Image_2_Marine Mammals’ NMDA Receptor Structure: Possible Adaptation to High Pressure Environment.PNG (601.92 kB)

Image_2_Marine Mammals’ NMDA Receptor Structure: Possible Adaptation to High Pressure Environment.PNG

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posted on 22.11.2018 by Alice Bliznyuk, Hava Golan, Yoram Grossman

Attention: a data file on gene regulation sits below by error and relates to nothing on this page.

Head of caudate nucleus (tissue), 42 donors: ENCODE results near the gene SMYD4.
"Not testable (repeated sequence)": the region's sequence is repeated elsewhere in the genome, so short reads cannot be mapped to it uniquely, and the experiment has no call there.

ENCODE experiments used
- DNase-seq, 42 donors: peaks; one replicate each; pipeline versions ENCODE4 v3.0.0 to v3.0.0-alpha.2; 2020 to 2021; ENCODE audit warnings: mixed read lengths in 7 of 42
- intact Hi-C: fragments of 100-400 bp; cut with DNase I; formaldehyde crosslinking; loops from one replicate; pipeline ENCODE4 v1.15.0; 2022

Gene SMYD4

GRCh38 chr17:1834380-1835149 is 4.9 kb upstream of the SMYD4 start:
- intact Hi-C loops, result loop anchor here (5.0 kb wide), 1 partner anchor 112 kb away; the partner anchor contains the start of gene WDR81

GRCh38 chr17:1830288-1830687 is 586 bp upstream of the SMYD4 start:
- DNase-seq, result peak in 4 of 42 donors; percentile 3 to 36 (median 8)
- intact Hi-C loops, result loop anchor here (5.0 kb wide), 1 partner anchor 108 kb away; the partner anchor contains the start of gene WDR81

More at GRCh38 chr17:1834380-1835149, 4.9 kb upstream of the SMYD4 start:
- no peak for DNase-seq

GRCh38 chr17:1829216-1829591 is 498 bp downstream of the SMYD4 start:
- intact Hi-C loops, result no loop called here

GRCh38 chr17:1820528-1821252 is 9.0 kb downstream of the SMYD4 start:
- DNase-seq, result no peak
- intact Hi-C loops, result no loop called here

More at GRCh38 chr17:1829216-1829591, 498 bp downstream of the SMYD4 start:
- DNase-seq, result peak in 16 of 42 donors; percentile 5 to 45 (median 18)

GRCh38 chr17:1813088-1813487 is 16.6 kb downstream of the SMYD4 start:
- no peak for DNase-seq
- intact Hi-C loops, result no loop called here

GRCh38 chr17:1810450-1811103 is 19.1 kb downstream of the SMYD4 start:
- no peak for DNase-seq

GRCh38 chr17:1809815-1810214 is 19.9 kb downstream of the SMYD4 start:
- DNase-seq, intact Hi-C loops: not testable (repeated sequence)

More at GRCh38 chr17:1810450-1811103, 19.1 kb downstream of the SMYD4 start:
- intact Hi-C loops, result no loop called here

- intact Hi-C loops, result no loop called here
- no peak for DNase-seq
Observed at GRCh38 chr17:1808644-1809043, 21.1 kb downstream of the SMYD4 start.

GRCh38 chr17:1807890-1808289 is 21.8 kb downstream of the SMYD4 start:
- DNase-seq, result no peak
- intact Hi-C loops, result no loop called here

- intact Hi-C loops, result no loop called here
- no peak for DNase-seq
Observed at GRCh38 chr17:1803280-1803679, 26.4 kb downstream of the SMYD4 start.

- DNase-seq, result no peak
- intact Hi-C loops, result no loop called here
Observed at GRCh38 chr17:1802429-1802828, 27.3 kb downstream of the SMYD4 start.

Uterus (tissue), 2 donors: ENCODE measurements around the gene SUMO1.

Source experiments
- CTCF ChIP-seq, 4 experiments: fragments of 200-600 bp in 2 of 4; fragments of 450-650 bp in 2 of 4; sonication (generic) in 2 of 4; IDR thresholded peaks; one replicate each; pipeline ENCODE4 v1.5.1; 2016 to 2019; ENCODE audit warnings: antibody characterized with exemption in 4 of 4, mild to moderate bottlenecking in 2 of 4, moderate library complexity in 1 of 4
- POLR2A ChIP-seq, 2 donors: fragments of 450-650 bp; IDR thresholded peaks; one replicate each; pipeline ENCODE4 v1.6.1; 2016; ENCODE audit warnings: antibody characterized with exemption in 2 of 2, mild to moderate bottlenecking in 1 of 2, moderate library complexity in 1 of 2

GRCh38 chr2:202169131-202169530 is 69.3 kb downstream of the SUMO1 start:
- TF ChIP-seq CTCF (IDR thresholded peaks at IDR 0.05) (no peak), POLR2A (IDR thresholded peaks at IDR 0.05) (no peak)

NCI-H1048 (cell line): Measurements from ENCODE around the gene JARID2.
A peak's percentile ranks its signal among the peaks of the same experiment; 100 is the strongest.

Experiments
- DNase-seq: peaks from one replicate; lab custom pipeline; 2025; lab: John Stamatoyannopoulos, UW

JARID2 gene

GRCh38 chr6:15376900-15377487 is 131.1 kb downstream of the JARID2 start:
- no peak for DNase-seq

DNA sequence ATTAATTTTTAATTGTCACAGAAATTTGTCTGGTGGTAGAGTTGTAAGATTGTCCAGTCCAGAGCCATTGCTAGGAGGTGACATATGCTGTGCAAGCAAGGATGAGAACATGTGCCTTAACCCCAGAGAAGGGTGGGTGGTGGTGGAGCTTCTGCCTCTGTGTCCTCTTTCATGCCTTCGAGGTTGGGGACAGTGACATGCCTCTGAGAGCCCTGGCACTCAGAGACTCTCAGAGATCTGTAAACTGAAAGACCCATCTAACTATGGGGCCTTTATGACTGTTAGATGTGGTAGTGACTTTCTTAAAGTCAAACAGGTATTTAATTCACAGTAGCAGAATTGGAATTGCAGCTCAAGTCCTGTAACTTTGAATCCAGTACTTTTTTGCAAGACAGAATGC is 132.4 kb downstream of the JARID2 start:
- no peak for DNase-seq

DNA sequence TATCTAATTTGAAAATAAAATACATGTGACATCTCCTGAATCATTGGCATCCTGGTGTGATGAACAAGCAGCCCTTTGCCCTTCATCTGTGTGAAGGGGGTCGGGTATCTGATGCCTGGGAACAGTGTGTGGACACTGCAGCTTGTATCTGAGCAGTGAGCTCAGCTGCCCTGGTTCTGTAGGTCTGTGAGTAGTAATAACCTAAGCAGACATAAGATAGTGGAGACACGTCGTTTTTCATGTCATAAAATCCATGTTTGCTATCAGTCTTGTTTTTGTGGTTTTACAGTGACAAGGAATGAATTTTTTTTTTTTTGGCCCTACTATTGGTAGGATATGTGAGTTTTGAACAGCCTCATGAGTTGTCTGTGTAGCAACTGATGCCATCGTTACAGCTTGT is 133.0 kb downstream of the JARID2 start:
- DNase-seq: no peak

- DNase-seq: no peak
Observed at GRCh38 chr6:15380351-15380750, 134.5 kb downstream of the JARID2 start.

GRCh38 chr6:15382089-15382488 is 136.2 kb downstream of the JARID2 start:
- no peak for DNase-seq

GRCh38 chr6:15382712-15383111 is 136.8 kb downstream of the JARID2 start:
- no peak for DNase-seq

Divers that are exposed to high pressure (HP) above 1.1 MPa suffer from High Pressure Neurological Syndrome (HPNS), which is implicated with central nervous system (CNS) malfunction. Marine mammals performing extended and deep breath-hold dives are exposed to almost 20 MPa without apparent HPNS symptoms. N-methyl-D-aspartate receptor (NMDAR) has repeatedly been implicated as one of the major factors in CNS hyperexcitability as part of HPNS. Electrophysiological studies in rat brain slices at He HP showed a significant increase in the synaptic NMDAR response, followed by postsynaptic excitability changes. Molecular studies of Rattus norvegicus NMDARs have revealed that different subunit combinations of the NMDAR exhibit different, increased or decreased, current responses under He HP conditions. The purpose of the present research was to disclose if the breath-hold deep diving mammals exhibit NMDAR structural modifications related to HP. We used sequence alignment and homology structure modeling in order to compare deep diving marine mammals’ NMDARs to those of terrestrial mammals. We discovered that deep diving mammals have a special tertiary TMD structure of the GluN2A subunit that differs from that of the terrestrial mammals. In addition, the GluN2A subunit has a group of four conserved a.a. substitutions: V68L (N-terminal domain, NTD) and V440I (agonist-binding domain, ABD) are cetacean specific, E308D (N-terminal domain, NTD) and I816V (transmembrane domain, TMD) were also singularly found in some terrestrial mammals. Since I816V is localized in M4 α-helix region, which is critical for NMDAR activation and desensitization, we hypothesize that the presence of all 4 substitutions rather than a single one, is the combination that may enable HP tolerance. Furthermore, additional special substitutions that were found in the marine mammals’ NTD may affect the Zn2+ binding site, suggesting less or no voltage-independent inhibition by this ion. Our molecular studies of NMDARs containing the GluN2A subunit showed that HP removal of the Zn2+ voltage-independent inhibition could be the mechanism explaining its current increase at HP. Thus, this mechanism could play a crucial role in the CNS hyperexcitability at HP. Less or no voltage-independent Zn2+ inhibition, different conformations of the TMD, and special mutation in the M4 α-helix region of cetaceans’ NMDAR, may give them the advantage they need in order to perform such deep dives without CNS malfunction.